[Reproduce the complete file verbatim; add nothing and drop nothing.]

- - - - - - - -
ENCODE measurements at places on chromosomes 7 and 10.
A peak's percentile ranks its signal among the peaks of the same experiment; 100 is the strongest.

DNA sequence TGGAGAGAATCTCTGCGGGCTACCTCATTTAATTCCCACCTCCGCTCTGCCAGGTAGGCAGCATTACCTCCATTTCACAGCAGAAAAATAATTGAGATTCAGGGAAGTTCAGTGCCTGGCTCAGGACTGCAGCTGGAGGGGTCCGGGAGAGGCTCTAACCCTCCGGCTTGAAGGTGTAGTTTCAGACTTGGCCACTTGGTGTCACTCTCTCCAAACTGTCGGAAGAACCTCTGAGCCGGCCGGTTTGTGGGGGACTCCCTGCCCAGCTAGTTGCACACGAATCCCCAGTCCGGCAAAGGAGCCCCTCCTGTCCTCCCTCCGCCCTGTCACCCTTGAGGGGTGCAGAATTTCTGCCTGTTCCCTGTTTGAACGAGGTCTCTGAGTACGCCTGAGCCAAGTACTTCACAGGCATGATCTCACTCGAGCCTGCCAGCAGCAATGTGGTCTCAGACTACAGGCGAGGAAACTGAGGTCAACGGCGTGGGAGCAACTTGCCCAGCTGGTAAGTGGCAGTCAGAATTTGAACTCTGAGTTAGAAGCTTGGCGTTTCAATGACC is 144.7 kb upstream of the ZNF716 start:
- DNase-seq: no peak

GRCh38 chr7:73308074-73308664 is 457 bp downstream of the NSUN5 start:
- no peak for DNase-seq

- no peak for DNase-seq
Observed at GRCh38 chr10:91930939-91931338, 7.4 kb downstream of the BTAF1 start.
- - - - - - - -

ENCODE measurements at places on chromosomes 7 and 10.
A peak's percentile ranks its signal among the peaks of the same experiment; 100 is the strongest.

DNA sequence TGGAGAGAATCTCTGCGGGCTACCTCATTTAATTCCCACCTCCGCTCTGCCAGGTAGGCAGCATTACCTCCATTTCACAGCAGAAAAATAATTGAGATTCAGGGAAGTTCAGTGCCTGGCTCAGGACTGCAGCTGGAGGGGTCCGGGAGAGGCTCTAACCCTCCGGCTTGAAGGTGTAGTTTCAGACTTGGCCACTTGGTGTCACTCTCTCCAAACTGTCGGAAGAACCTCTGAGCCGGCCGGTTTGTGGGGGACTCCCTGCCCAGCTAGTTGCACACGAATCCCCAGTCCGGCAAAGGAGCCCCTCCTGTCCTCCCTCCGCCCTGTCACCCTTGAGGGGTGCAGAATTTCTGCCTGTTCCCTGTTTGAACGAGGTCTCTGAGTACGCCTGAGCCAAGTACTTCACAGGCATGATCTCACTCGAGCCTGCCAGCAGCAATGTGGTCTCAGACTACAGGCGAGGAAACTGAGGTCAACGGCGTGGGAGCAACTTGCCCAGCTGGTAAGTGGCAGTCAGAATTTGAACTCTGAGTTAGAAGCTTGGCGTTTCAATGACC is 144.7 kb upstream of the ZNF716 start:
- DNase-seq: no peak

GRCh38 chr7:73308074-73308664 is 457 bp downstream of the NSUN5 start:
- no peak for DNase-seq

- no peak for DNase-seq
Observed at GRCh38 chr10:91930939-91931338, 7.4 kb downstream of the BTAF1 start.